World leaders have marked Biden’s win — but few dare to speak out on Trump’s loss

The tweet and the backpedaling highlighted a contradiction in international reactions to the U.S. presidential election: Many world lead...



The tweet and the backpedaling highlighted a contradiction in international reactions to the U.S. presidential election: Many world leaders rushed to congratulate President-elect Joe Biden when it became clear he had won, and would begin preparing to take office in January. But even a week after the election, few foreign officials have spoken out about President Trump’s refusal to concede and baseless accusations of widespread voter fraud.

Akaba, one of the only high-level foreign officials to criticize Trump’s response to the election, later told reporters that he removed the tweet because he did not want to be “misinterpreted,” adding that he felt “saddened by the division being caused by the election” and that he had viewed the United States as a “front-runner of democracy.”

Japanese Prime Minister Yoshihide Suga congratulated Biden on Saturday after U.S. news organizations called the election. Most U.S. allies have sent similar messages, including Trump-aligned leaders in Israel and Saudi Arabia.

World leaders are rushing to get in their first phone calls with the new president-elect, while remaining mostly quiet on the matter of Trump.

“It is not my role to be weighing in any fashion into American electoral processes,” Canadian Prime Minister Justin Trudeau said Tuesday, a day after he spoke to Biden on the phone. European allies, many of whom spoke to Biden this week, have offered only veiled criticism of Trump rather than open condemnation.

Speaking after his own phone call with Biden, British Prime Minister Boris Johnson said that the president-elect had offered a “refreshing” view of U.S. power — a remark that one right wing website interpreted as a “less-than-subtle dig” at the losing presidential candidate.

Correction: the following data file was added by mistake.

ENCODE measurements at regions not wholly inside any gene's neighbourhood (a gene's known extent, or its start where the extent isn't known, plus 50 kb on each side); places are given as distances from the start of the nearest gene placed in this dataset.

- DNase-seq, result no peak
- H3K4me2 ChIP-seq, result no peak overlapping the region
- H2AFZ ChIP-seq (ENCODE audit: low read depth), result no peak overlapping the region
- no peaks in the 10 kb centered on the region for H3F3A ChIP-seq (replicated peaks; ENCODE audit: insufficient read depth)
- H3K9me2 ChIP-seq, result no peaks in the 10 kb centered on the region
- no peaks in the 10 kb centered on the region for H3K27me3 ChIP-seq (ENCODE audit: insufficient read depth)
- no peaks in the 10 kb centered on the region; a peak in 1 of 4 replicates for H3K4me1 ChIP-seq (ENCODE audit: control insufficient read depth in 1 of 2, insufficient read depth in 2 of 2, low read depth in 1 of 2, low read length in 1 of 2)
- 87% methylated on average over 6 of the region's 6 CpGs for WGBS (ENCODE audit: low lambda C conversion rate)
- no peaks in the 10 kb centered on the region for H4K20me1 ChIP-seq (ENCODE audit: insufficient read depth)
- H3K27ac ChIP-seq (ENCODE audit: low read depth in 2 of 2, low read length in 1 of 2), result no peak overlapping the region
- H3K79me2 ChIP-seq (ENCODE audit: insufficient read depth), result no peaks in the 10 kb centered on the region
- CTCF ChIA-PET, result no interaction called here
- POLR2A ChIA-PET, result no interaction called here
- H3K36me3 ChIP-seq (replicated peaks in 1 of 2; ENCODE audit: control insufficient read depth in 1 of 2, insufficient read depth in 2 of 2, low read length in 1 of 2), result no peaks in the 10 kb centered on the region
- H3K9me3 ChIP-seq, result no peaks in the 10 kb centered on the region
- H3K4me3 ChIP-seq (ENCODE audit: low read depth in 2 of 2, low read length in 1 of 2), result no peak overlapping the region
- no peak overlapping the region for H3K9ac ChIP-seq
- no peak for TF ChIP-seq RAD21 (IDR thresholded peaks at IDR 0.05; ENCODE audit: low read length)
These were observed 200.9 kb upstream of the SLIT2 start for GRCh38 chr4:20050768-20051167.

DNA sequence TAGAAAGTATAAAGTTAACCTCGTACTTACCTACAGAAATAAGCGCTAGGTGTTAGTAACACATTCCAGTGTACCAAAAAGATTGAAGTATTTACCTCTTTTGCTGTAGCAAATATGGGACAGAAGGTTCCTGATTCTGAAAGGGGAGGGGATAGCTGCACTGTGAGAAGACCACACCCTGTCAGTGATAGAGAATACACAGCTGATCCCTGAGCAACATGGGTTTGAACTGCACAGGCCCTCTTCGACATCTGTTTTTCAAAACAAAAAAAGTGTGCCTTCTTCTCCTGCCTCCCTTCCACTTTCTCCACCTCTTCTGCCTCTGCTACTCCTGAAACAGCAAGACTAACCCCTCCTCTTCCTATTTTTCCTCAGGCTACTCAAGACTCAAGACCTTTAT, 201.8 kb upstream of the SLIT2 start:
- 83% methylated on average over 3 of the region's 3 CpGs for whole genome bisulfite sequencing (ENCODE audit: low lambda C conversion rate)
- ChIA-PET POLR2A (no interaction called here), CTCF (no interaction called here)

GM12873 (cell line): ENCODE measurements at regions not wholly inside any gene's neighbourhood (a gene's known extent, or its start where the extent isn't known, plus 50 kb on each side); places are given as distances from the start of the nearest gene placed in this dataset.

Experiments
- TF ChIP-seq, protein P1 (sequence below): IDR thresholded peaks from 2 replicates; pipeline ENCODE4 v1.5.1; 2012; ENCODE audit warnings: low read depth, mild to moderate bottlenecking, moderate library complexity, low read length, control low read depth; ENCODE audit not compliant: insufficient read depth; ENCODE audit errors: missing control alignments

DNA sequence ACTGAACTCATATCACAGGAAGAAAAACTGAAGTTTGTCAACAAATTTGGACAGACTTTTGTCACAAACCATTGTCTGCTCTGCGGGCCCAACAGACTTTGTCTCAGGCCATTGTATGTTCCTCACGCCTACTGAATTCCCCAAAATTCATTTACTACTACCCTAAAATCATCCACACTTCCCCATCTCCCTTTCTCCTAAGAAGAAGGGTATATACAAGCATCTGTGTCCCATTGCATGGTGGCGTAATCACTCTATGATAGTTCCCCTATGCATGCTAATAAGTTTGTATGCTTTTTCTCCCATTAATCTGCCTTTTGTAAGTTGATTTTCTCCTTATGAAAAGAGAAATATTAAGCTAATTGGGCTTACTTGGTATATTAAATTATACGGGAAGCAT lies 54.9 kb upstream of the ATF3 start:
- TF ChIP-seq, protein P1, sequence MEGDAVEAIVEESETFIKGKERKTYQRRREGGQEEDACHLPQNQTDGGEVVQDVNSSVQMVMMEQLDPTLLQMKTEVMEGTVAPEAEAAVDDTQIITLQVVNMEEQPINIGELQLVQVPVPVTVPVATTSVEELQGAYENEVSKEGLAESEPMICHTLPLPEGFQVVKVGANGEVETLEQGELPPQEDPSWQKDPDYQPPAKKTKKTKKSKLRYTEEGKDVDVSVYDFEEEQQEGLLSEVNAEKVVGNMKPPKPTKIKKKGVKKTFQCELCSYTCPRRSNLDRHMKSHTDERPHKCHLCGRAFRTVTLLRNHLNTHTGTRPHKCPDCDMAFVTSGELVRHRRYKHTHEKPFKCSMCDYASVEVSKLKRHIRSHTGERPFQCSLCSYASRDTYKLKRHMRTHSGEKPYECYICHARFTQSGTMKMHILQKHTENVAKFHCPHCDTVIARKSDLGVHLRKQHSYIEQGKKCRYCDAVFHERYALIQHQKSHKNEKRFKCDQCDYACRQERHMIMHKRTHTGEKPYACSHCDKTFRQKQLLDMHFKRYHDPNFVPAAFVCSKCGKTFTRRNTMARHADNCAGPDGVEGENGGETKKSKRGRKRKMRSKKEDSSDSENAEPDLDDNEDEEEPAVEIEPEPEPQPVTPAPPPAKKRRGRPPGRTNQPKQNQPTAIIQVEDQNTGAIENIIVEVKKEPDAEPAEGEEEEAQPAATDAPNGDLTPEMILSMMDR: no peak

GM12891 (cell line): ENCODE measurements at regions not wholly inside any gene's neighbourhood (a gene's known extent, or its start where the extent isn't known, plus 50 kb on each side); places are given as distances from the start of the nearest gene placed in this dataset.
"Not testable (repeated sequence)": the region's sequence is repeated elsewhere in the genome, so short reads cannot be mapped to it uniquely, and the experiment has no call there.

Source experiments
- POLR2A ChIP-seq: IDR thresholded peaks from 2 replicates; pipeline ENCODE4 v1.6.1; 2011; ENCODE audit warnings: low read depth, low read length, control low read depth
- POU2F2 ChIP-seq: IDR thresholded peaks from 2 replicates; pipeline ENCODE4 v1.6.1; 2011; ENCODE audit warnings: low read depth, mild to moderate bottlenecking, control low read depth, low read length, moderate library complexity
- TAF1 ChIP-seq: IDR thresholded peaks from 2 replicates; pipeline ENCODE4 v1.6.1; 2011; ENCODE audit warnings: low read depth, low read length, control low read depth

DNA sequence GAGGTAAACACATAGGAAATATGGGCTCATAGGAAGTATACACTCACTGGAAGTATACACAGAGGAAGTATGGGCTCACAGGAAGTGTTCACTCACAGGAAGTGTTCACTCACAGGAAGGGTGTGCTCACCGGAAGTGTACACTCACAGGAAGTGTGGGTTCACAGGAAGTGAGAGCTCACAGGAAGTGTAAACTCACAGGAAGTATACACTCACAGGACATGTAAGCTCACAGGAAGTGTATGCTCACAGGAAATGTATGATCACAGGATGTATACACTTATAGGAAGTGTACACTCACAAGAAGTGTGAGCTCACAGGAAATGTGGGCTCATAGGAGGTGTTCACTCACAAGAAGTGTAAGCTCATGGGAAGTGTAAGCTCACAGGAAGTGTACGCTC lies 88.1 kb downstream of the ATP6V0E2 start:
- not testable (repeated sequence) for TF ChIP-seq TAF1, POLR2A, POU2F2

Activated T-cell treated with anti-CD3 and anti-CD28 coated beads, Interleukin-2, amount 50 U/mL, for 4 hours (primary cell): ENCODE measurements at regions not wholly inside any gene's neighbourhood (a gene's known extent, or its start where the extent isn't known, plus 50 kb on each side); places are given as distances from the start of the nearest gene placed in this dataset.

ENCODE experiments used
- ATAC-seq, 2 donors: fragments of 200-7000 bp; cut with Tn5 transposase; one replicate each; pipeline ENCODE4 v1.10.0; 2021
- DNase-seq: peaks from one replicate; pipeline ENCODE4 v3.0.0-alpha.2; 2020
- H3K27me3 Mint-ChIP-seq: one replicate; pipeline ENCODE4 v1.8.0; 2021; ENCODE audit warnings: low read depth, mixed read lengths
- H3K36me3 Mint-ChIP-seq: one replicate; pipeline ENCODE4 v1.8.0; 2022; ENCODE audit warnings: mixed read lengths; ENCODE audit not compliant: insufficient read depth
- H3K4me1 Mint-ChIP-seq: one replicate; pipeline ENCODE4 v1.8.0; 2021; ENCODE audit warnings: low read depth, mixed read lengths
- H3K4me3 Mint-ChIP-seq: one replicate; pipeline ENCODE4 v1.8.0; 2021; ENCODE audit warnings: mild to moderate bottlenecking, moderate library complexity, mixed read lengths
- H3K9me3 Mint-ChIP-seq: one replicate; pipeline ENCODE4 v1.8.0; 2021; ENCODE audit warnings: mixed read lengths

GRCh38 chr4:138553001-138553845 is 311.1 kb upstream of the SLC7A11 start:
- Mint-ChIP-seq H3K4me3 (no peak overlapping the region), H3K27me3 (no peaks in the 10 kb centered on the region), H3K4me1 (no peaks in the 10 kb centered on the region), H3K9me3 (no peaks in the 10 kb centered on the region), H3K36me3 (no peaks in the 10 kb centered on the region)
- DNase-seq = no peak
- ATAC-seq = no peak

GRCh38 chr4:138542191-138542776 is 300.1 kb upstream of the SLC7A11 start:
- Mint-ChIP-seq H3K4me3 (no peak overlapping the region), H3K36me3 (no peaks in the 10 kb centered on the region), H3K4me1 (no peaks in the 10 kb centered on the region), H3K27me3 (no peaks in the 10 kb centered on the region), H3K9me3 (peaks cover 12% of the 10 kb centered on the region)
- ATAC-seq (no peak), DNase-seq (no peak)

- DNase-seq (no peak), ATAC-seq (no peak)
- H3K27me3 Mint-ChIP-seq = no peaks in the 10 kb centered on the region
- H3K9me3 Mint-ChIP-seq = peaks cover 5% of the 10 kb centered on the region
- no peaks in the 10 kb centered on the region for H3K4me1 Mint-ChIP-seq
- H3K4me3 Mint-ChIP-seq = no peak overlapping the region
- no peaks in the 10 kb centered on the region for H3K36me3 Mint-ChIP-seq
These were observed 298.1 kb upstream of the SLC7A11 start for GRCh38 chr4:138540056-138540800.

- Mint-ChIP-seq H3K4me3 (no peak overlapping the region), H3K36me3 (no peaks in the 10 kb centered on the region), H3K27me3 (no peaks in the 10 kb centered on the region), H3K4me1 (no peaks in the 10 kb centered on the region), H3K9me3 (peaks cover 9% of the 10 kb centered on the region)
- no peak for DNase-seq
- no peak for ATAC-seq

In the House of Commons on Wednesday, Jonson, responding to a question from an opposition Labour MP, referred to Trump as the “previous president.”

Many Americans, including Trump, say the electoral battle is far from over. Trump has refused to accept the results of the election, mounting a variety of legal challenges, even though Biden’s win now appears too large to challenge. “WE WILL WIN,” Trump tweeted Tuesday.

Slovenian Prime Minister Janez Jansa prematurely congratulated the incumbent last week but has since somewhat softened his pro-Trump position. He said Sunday that he had always worked closely with Washington, “no matter which party the U.S. president was from.”

Given the lengthy lame-duck period between the election and the inauguration of a new president, U.S. allies might be hesitant to anger the Trump administration during the president’s final weeks in office.

“Trump is still president for another two months and could act with vengeance if criticized,” said Erik Brattberg, director of the Europe Program at the Carnegie Endowment for International Peace. “European leaders simply have nothing to gain right now by openly criticizing him and will instead resort to veiled criticisms and expressing hope for improved relations under President Biden.”

Andrea van Vugt, who served as foreign policy adviser to Stephen Harper when he was Canada’s prime minister, said that the decision to congratulate Biden without any indication that Trump would concede was already “unprecedented.”

“There are lots of diplomatic words that leaders can throw at this, but I don’t believe that any of them would even begin to consider more aggressive actions as Trump holds on,” she said.

Open criticism of Trump’s rhetoric among foreign officials has been largely limited to those who have left office or do not govern at the national level. Speaking to CNN on Monday, London Mayor Sadiq Khan said he admired the “grace and class” that U.S. politicians had shown in the past when they lost a vote.

But Khan, who has sparred with Trump frequently over the past few years, suggested he was not surprised the U.S. president had not admitted his loss. “Is anybody surprised?” he said.

This report has been updated.

Amanda Coletta in Toronto contributed to this report.



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Newsrust: World leaders have marked Biden’s win — but few dare to speak out on Trump’s loss
World leaders have marked Biden’s win — but few dare to speak out on Trump’s loss
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